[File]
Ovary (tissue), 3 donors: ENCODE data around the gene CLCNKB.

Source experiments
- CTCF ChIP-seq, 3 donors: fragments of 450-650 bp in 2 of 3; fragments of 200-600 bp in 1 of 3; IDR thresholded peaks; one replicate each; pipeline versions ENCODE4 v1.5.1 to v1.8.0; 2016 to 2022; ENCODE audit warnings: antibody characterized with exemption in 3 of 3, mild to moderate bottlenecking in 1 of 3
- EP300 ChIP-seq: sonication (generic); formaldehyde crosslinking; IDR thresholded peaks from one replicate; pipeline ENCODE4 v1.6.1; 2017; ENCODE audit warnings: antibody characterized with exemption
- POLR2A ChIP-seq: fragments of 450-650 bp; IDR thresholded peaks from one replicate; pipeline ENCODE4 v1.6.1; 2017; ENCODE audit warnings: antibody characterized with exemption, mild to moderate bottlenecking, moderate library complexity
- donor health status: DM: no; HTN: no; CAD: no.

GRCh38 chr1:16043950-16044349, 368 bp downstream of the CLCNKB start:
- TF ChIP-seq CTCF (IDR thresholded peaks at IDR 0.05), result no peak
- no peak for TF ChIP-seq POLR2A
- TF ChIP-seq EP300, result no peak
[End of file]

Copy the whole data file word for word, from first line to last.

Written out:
Ovary (tissue), 3 donors: ENCODE data around the gene CLCNKB.

Source experiments
- CTCF ChIP-seq, 3 donors: fragments of 450-650 bp in 2 of 3; fragments of 200-600 bp in 1 of 3; IDR thresholded peaks; one replicate each; pipeline versions ENCODE4 v1.5.1 to v1.8.0; 2016 to 2022; ENCODE audit warnings: antibody characterized with exemption in 3 of 3, mild to moderate bottlenecking in 1 of 3
- EP300 ChIP-seq: sonication (generic); formaldehyde crosslinking; IDR thresholded peaks from one replicate; pipeline ENCODE4 v1.6.1; 2017; ENCODE audit warnings: antibody characterized with exemption
- POLR2A ChIP-seq: fragments of 450-650 bp; IDR thresholded peaks from one replicate; pipeline ENCODE4 v1.6.1; 2017; ENCODE audit warnings: antibody characterized with exemption, mild to moderate bottlenecking, moderate library complexity
- donor health status: DM: no; HTN: no; CAD: no.

GRCh38 chr1:16043950-16044349, 368 bp downstream of the CLCNKB start:
- TF ChIP-seq CTCF (IDR thresholded peaks at IDR 0.05), result no peak
- no peak for TF ChIP-seq POLR2A
- TF ChIP-seq EP300, result no peak